A Constellation Of Benefits And A Universe Of Equal Protection: The Extension Of The Right To Marry Under Pavan V. Smith, Brad Aldridge Jul 2019

A Constellation Of Benefits And A Universe Of Equal Protection: The Extension Of The Right To Marry Under Pavan V. Smith, Brad Aldridge

Arkansas Law Review

In 2015, the Supreme Court of the United States in Obergefell v. Hodges recognized the constitutional right of all persons, including same-sex couples, to lawfully marry. In 2017, in Pavan v. Smith, the Court recognized that Obergefell extends that right to much more than the act of marriage in itself. Any person who would have been denied the right to marry the person of her choice before Obergefell now enjoys not only the rights of marriage licensing and recognition, but also the full “constellation” of rights and responsibilities that attend marriage among traditional opposite-sex couples. The Court believed that this …


What Fema Should Do After Puerto Rico: Toward Critical Administrative Constitutionalism, Yxta Maya Murray Jul 2019

What Fema Should Do After Puerto Rico: Toward Critical Administrative Constitutionalism, Yxta Maya Murray

Arkansas Law Review

The 200th anniversary of the 1819 Supreme Court decision McCulloch v. Maryland offers scholars a special opportunity to study the shortcomings of the federal The Robert T. Stafford Disaster Relief and Emergency Assistance Act, as they were revealed by FEMA’s failures in Puerto Rico during and after Hurricane Maria. Under Article I, Section 8 of the Constitution, as it has been interpreted by McCulloch, a law passed by Congress must be necessary and proper for executing its powers. In light of the expansive capacities allotted for disaster relief under the Stafford Act, and the catastrophic failure of FEMA to provide …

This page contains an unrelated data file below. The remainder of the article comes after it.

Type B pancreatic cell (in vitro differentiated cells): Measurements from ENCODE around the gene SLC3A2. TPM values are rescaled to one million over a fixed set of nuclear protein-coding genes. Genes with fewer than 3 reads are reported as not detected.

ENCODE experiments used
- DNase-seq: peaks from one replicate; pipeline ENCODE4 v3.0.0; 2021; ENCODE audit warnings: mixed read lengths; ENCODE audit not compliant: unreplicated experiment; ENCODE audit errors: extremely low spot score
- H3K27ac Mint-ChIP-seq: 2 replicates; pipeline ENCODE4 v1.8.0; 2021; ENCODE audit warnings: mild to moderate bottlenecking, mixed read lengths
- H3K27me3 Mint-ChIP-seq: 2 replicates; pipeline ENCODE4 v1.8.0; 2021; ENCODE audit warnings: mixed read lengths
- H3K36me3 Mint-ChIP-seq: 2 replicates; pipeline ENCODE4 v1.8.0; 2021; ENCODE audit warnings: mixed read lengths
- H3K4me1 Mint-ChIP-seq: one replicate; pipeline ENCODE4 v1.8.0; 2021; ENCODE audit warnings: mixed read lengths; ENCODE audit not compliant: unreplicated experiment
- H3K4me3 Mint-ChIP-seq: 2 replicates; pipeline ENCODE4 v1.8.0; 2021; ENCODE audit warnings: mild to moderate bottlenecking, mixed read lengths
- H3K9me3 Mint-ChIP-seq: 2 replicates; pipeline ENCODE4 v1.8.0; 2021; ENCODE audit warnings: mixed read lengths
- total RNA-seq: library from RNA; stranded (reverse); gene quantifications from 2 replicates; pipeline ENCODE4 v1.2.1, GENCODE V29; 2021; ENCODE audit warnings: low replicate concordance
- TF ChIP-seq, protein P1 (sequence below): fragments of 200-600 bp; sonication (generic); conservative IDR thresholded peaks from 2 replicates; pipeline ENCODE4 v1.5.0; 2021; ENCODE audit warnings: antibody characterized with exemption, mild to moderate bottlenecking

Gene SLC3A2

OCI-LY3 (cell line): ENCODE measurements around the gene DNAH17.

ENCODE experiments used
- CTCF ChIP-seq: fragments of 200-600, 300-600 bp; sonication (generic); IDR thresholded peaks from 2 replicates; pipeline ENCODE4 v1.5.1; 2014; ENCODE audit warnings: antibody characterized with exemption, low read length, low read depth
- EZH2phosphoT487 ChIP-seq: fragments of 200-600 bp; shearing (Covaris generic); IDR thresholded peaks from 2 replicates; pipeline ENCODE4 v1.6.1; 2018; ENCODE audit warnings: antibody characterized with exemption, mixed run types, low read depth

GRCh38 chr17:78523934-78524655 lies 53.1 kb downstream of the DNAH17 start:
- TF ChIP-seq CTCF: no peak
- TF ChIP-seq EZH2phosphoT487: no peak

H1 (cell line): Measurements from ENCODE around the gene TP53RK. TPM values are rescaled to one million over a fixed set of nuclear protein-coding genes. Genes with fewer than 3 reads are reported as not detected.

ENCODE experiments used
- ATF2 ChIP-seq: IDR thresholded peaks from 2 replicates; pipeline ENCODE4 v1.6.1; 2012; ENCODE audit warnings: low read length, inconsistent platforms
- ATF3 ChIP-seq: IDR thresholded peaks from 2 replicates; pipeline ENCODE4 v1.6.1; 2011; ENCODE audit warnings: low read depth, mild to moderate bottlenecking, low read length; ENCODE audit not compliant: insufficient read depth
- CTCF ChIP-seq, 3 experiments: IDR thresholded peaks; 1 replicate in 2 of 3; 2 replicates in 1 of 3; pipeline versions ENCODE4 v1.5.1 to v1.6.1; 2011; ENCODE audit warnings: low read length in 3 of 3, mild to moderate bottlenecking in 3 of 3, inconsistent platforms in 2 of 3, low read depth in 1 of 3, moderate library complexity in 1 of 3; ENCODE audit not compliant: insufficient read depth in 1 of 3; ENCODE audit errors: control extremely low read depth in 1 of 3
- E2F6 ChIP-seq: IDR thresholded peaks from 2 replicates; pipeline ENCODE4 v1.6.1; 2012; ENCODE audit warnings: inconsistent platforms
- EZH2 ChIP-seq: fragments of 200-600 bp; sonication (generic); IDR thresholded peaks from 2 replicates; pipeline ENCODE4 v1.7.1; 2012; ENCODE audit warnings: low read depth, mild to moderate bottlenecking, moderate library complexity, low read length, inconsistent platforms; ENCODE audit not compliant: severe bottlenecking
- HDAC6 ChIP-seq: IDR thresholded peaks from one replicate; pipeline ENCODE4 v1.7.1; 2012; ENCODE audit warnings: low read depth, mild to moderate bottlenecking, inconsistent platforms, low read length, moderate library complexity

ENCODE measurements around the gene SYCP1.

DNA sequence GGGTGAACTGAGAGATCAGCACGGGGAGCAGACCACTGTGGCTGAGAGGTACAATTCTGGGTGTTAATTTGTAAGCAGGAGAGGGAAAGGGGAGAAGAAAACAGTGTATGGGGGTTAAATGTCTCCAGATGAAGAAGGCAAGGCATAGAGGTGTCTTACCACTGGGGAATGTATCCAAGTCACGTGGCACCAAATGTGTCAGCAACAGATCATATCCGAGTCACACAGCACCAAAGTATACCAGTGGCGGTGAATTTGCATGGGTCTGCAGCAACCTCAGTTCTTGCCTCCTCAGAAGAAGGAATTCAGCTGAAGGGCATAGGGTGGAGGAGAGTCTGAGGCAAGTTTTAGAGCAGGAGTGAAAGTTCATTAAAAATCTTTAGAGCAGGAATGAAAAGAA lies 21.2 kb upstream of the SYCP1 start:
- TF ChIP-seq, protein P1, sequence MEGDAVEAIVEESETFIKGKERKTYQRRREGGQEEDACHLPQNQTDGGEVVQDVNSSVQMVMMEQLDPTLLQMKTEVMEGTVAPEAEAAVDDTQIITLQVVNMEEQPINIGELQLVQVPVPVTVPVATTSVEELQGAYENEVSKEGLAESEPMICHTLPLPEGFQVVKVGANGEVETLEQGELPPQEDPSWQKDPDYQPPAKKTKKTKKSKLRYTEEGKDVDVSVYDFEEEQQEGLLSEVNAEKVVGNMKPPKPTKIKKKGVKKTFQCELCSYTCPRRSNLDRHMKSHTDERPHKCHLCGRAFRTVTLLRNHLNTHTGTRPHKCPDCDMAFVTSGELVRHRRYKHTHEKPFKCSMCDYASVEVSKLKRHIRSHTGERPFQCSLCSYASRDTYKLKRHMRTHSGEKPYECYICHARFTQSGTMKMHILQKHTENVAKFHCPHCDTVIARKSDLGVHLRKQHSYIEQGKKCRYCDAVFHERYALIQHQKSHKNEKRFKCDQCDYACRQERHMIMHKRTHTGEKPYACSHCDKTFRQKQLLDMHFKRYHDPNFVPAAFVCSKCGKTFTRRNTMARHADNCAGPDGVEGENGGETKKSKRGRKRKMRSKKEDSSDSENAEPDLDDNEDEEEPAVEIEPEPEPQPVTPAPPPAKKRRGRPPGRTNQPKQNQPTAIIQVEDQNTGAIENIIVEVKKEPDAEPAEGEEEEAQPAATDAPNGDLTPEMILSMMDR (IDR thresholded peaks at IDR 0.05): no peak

Texas Indian Holocaust And Survival: Mcallen Grace Brethren Church V. Salazar, Milo Colton Jun 2019

Texas Indian Holocaust And Survival: Mcallen Grace Brethren Church V. Salazar, Milo Colton

The Scholar: St. Mary's Law Review on Race and Social Justice

When the first Europeans entered the land that would one day be called Texas, they found a place that contained more Indian tribes than any other would-be American state at the time. At the turn of the twentieth century, the federal government documented that American Indians in Texas were nearly extinct, decreasing in number from 708 people in 1890 to 470 in 1900. A century later, the U.S. census recorded an explosion in the American Indian population living in Texas at 215,599 people. By 2010, that population jumped to 315,264 people.

Part One of this Article chronicles the forces contributing …


Second Redemption, Third Reconstruction, Richard A. Primus Jan 2019

Second Redemption, Third Reconstruction, Richard A. Primus

Articles

In The Accumulation of Advantages, the picture that Professor Owen Fiss paints about equality during and since the Second Reconstruction is largely a picture in black and white. That makes some sense. The black/white experience is probably the most important throughline in the story of equal protection. It was the central theme of both the First and Second Reconstructions. In keeping with that orientation, the picture of disadvantage described by Fiss’s theory of cumulative responsibility is largely drawn from the black/white experience. Important as it is, however, the black/white experience does not exhaust the subject of constitutional equality. So in …


Reefer Madness: The Constitutional Consequence Of The Federal Government's Inconsistent Marijuana Policy, Zachary Ford Jan 2019

Reefer Madness: The Constitutional Consequence Of The Federal Government's Inconsistent Marijuana Policy, Zachary Ford

Texas A&M Law Review